Festival and Events

Tibetan cultural heritage took such a hammering during the Cultural Revolution that traditional festivals, once important highlights of the Tibetan year, are only now starting to revive.

Tibetan festivals are held according to the Tibetan lunar calendar, which usually lags at least a month behind our Gregorian calendar. Ask around for the exact dates of many festivals because these are often only fixed by monasteries a few months in advance. To check Tibetan lunar dates against western Gregorian dates.

The following are just some of the more important festivals:

Shigatse New Year Festival held in the first week of the 12th lunar month.

Year End Festival:
Dancing monks can be seen on the 29th day of the 12th lunar month at Tsurphu, Mindroling and Tashilhunpo in this festival, which is held to dispel the evil of the old year and auspiciously usher in the new one. Families clean their houses in preparation for the New Year. A huge thangka is unveiled the following day at Tsurphu Monastery.

Losar (New Year Festival):
Taking place in the first week of the first lunar month, Losar is a colourful week of activities; Lhasa is probably the best place to be. There are performances of Tibetan drama and pilgrims making incense offerings, and the streets are thronged with Tibetans dressed in their finest. New prayer flags are hung in monasteries and homes.

Chotrul Duchen (Butter Sculpture Festival):
Huge yak-butter sculptures are traditionally placed around Lhasa’s Barkhor circuit on the 15th day of the first lunar month. The festival is not currently celebrated in Lhasa, though it is Labrang Monastery in Gansu province.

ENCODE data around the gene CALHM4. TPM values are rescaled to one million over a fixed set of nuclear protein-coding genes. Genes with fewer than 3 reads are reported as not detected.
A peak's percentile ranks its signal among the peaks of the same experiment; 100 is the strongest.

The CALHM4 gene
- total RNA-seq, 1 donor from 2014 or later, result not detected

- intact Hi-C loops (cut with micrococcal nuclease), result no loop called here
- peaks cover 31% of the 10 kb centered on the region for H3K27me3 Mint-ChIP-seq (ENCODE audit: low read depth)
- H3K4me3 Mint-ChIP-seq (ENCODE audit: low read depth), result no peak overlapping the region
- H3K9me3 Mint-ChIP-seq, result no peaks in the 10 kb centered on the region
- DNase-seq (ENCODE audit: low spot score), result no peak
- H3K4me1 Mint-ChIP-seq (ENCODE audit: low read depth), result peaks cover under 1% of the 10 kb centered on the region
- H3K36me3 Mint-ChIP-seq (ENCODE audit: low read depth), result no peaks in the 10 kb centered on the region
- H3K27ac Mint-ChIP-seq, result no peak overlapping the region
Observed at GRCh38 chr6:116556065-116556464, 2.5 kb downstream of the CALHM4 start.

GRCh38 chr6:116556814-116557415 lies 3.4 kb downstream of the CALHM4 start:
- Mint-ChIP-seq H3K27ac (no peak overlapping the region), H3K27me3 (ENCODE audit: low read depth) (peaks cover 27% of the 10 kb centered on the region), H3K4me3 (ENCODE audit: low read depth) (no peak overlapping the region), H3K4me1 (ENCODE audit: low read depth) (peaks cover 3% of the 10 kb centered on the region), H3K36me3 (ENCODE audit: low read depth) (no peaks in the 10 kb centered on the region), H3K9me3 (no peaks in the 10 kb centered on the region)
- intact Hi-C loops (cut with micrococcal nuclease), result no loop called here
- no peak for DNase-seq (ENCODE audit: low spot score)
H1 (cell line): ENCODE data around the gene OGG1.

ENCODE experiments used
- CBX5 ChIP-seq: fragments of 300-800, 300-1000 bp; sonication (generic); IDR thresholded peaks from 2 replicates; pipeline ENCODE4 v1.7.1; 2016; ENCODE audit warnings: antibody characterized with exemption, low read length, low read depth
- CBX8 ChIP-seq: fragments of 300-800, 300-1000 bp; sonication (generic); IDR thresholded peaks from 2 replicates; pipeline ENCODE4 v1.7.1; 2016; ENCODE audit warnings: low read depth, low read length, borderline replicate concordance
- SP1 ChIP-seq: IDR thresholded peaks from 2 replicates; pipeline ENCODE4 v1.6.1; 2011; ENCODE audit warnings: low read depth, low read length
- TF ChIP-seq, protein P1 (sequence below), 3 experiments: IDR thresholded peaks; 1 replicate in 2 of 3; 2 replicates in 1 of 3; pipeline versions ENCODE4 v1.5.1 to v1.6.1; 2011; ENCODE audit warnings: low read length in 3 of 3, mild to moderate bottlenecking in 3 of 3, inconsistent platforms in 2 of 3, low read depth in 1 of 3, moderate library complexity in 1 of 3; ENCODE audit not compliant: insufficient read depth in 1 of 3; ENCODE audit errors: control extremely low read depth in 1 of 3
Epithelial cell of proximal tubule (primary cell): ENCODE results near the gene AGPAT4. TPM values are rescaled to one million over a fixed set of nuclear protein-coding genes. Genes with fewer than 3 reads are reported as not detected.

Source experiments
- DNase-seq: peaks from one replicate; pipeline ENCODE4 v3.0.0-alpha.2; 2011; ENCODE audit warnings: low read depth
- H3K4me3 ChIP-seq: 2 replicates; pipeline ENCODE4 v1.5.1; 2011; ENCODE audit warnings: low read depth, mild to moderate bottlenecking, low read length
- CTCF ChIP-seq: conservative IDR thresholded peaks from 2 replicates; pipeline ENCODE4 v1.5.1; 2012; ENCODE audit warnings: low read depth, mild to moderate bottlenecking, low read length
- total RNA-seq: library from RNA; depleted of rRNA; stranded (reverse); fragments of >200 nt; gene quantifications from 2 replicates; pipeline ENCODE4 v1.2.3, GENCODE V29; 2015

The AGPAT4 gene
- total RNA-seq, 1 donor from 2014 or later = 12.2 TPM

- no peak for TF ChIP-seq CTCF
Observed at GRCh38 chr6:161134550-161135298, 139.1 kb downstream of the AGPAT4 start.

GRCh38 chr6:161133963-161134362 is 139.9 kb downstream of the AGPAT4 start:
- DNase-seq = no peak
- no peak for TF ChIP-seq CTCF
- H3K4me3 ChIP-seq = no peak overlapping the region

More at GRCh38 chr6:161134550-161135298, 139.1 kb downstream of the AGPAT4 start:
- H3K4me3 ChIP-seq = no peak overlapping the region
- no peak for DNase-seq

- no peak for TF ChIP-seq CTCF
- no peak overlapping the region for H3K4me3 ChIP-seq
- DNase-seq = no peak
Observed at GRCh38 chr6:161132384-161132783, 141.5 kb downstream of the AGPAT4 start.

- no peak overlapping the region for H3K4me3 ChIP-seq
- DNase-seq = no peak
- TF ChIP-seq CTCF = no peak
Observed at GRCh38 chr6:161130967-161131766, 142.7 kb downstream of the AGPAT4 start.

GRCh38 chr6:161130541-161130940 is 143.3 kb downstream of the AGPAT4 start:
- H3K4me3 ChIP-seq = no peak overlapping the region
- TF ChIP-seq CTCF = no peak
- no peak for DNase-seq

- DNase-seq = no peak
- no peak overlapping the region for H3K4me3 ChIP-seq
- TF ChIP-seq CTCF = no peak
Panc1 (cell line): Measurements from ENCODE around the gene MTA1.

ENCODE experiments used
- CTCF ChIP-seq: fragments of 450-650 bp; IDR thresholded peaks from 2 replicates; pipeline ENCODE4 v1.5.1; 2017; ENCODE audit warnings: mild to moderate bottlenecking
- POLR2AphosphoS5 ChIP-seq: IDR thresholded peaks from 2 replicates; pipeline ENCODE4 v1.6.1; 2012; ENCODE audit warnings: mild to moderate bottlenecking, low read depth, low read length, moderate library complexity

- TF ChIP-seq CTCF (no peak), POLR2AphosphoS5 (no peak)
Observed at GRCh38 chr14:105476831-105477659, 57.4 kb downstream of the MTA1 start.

Monlam Chenmo (Great Prayer Festival):
Held mid-way through the first lunar month (officially culminating on the 25th). Monks from Lhasa’s three main monasteries used to assemble in the Jokhang and an image of Jampa (Maitreya) was borne around the Bharkhor circuit. The festival was first instituted by Tsongkhapa in 1409 at Ganden Monastery but was outlawed after political demonstrations ended in violence during the 1988 celebrations.

Birth of Sakyamuni:
The seventh day of the fourth lunar month is sees large numbers of pilgrims visiting Lhasa and other sacred areas in Tibet. Festivals are held around this time at Tsurphu (see next entry), Ganden, Reting and Samye Monasteries.

Tsurphu Festival:
Cham dancing (ritual dancing carried out by monks), processions and the unfurling of a great thangka are the highlights of this festival, from the 9th to 11th days of the fourth lunar month.

Saga Dawa (Sakyamuni’s Enlightenment):
The 15th day of the fourth lunar month (full moon) marks the date of Sakyamuni’s conception, enlightenment and entry into nirvana. Huge numbers of pilgrims walk Lhasa’s Lingkhor circuit and visit Mt Kailash, where the Tarboche prayer pole is raised each year.

Gyantse Horse-Racing Festival:
Currently held from the 15th to 18th of the fifth month (ie around Saga Dawa), though authorities are trying to fix the date in the Gregorian calendar to boost tourism. The fun and games include dances, yak races, archery and equestrian events. A large 480-years old thangka is unfurled at sunrise.

Worship of the Buddha:
During the second week of the fifth lunar month, the parks of Lhasa, in particular the Norbulingka, are crowded with picnickers.